The political question related to ‘crime’ wasn’t: what socially destructive behavior should be punished? It was: what laws can be enacted that will specifically target the political enemies of establishment interests to prevent them from mounting effective political challenges to it? To state the obvious, some of the most dangerous and socially destructive drugs (alcohol and tobacco) were kept legal to be distributed at a profit. And as ‘conspiracy theory’ as the charge still reads, decades of evidence place the CIA as the distribution center of the American narcotics trade.

What Mr. Nixon accomplished was twofold: he created the largest gulag system in world history and he gave a federal purpose to otherwise disparate and locally funded police departments. This is where Bill Clinton picked up. Through the liberal frame, Mr. Clinton’s deregulation of the banks, cutting of social spending and build out of the carceral state were unrelated acts. But even within a neoliberal frame, these are related as a carrot and stick approach to force people to adhere to the emerging neoliberal order. The requirement to work or starve was intended to recover the Dickensian conditions of early capitalism in ways that Ronald Reagan only dreamed of.

Another way to understand deregulation is as reducing the number, scale and scope of laws that constrain corporate behavior. Capital was freed by Bill Clinton as he used the class-proxy of ‘crime’ to increase violent state repression of poor and working people. By giving the police immunity for their actions, Mr. Clinton made violent crime a state-sponsored enterprise. Within the range of available options, he reduced social spending in poor neighborhoods, choosing instead to criminalize poverty. The Democrats have been the party of Wall Street ever since.

As with race in an earlier era, incarceration was made the marker that defines a super-exploitable class. The incarcerated— overwhelmingly from the poor and working class, were made to pay for their incarceration, often by working for private corporations at below-market wages; were the last hired and the first fired after being released from prison, and they were excluded from political participation through prohibitions on felon voting. These practices tie in history to convict leasing and Jim Crow— and liberal Democrats supported them.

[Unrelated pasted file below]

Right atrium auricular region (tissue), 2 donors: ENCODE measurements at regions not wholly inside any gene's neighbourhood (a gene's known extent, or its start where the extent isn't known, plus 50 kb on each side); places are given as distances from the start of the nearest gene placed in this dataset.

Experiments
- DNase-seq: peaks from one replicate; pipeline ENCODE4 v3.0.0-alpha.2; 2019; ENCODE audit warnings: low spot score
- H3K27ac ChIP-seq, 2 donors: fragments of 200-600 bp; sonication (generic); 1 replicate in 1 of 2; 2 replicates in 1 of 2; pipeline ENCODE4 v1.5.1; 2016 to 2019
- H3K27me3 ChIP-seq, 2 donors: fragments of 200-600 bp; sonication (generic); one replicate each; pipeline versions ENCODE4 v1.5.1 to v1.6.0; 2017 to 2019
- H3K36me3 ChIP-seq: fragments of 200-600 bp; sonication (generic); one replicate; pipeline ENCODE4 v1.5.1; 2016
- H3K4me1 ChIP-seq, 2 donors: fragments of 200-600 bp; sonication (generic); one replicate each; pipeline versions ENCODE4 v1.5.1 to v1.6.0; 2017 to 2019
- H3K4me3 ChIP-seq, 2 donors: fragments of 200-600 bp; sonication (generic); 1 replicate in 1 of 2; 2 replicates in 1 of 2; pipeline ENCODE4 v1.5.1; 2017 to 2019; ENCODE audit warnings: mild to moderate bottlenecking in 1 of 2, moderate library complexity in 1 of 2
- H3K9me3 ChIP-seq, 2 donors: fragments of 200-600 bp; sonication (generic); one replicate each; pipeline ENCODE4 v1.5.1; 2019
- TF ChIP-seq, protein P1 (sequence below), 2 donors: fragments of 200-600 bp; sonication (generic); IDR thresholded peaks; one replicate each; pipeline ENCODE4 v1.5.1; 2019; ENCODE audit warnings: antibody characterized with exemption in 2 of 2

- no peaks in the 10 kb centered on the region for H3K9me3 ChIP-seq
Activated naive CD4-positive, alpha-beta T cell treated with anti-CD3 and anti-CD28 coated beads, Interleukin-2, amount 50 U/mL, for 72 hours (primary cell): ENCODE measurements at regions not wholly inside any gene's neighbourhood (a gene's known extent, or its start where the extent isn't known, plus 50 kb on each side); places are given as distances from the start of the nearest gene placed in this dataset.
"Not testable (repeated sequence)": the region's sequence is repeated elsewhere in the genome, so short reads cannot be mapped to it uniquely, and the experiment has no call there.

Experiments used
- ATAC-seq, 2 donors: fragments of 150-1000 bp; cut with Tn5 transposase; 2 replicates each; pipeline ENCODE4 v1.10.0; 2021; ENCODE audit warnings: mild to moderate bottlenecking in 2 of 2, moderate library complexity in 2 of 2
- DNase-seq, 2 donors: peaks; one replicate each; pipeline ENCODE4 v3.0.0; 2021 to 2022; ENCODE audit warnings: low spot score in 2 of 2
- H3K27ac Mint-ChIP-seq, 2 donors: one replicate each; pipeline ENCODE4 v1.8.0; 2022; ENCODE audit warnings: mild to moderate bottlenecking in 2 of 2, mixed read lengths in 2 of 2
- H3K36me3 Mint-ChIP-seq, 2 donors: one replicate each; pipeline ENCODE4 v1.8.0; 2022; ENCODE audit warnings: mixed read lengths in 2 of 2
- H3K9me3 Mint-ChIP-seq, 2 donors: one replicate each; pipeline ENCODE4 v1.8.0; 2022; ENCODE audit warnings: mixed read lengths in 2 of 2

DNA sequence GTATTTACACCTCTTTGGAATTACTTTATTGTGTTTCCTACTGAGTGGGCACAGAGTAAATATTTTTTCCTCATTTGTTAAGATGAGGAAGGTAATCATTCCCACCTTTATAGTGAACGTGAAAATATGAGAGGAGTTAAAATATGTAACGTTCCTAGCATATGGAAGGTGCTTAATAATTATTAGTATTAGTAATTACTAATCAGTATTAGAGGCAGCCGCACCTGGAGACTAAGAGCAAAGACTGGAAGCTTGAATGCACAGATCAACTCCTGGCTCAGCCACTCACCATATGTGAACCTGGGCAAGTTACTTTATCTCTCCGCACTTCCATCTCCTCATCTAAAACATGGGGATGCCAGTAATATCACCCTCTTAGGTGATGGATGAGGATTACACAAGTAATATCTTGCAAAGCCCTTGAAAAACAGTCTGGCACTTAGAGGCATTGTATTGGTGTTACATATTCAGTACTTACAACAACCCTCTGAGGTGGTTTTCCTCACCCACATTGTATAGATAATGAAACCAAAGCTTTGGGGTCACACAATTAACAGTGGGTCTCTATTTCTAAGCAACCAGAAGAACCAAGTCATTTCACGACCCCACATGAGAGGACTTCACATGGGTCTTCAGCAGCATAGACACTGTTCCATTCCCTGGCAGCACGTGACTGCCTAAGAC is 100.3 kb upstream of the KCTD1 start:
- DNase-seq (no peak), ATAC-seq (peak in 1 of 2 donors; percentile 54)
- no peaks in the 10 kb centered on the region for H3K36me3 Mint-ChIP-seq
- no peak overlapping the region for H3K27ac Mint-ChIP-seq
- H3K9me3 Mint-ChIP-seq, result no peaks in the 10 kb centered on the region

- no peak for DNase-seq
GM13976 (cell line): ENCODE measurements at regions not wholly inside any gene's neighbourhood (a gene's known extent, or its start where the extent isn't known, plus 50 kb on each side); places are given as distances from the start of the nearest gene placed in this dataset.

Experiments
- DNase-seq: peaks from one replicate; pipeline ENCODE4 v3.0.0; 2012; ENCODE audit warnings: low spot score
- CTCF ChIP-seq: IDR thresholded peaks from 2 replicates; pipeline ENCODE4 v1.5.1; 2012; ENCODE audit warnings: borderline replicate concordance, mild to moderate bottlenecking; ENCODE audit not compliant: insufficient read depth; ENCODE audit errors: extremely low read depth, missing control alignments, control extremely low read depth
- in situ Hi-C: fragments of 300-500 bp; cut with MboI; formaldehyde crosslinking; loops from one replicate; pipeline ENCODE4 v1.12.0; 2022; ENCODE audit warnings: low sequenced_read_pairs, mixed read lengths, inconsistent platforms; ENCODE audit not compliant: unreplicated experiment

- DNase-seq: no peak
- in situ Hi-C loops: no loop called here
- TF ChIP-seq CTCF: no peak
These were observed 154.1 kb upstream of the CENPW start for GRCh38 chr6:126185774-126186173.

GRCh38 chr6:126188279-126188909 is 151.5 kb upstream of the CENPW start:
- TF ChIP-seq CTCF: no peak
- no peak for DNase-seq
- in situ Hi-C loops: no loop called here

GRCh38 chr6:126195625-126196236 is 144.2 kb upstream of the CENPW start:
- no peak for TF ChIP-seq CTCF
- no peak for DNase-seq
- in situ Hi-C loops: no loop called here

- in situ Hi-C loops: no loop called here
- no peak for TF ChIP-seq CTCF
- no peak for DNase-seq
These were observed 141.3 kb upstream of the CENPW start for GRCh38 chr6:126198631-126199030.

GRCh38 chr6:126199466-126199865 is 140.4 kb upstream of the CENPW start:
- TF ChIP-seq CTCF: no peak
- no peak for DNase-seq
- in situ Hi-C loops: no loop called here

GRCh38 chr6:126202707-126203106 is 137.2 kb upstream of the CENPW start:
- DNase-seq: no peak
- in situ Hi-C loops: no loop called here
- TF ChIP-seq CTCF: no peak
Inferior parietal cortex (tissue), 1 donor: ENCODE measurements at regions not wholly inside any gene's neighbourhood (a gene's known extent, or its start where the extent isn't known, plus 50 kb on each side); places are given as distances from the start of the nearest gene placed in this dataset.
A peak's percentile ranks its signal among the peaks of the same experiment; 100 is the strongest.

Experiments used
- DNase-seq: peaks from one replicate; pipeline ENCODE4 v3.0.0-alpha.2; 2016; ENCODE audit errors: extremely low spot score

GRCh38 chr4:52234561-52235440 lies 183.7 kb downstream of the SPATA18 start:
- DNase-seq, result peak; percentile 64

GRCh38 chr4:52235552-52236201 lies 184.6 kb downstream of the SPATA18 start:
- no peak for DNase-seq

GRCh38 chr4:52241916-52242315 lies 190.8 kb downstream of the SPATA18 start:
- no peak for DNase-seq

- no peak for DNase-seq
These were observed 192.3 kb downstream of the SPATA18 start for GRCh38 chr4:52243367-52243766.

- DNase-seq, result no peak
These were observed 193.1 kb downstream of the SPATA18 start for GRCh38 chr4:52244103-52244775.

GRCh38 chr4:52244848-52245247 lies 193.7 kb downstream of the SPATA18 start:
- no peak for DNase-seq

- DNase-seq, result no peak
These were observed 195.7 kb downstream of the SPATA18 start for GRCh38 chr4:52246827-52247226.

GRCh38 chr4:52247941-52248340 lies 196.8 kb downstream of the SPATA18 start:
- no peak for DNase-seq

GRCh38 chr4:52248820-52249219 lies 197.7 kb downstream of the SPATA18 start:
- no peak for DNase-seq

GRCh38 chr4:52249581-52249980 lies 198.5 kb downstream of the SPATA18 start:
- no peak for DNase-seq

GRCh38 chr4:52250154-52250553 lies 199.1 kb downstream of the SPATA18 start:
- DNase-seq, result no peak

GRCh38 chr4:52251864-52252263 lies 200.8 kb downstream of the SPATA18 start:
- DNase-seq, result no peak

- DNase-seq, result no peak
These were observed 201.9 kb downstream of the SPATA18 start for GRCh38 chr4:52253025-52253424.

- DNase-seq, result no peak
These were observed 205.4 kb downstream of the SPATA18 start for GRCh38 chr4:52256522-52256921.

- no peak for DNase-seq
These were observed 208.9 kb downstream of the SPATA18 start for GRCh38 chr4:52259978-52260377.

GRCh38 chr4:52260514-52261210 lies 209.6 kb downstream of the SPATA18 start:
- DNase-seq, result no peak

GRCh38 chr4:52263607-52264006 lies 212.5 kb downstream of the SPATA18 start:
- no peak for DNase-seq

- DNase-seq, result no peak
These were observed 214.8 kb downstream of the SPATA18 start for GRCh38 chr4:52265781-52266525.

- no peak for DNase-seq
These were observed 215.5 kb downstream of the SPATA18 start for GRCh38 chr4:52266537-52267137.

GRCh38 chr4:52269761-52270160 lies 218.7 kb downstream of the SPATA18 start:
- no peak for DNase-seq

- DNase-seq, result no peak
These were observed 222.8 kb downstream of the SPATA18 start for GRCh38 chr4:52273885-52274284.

Furthermore, what bearing would police reforms have on the political purpose of the carceral system? This purpose is determined by oligarchs and the agents of capital, not cops. Reforms will only be adopted and kept in place as long as to the broader political and economic goals of the oligarchs are met. For instance, the New Deal was jettisoned the moment it could be plausibly argued that it constrained capital. As for the Voting Rights Act, after blacks were given the right to vote, capital took over the electoral system.

Back to the film 13th for a moment. After presenting the half-baked assertion that Bill Clinton was forced by the political zeitgeist to take up Richard Nixon’s program of (re) racializing policing and the carceral system, it was clearly and accurately stated that Mr. Clinton was directly, and almost singularly, responsible for the willful destruction of millions of black and brown lives through his buildout of the carceral and police states. Mr. Clinton’s defense— that violent crime was a real problem, ignores the role that his patrons played in neighborhood destruction and the resulting social carnage that led to this outcome.

The film (13th) also provides a string of dim, thuggish, prattle from Donald Trump where he incites violence against ‘outsiders’ at his political rallies in his proto-fascist manner. This ties to his Nixonian threat to use the U.S. military to ‘dominate’ protests and protesters through violent repression. This in turn led to a rash of ‘Reichstag fire’ type analogies that treat Mr. Trump’s threats as facts while reducing the actual history of liberal Democrats building the largest gulag system in world history to a momentary lapse in judgment.

This public exploration of the liberal id was followed by well-placed editorials in the establishment press arguing that ‘Donald Trump is no Nixon— he is much worse.’ Here is Richard Nixon discussing with Nelson Rockefeller how to murder as much of the captive population of Attica prison, including prison guards, as was logistically possible just before Mr. Rockefeller did so. In addition to creating the American gulag system to imprison his political opponents, Mr. Nixon expanded the U.S. war in Vietnam to Laos and Cambodia, gratuitously slaughtering untold innocents in a war known to have been lost a full decade earlier.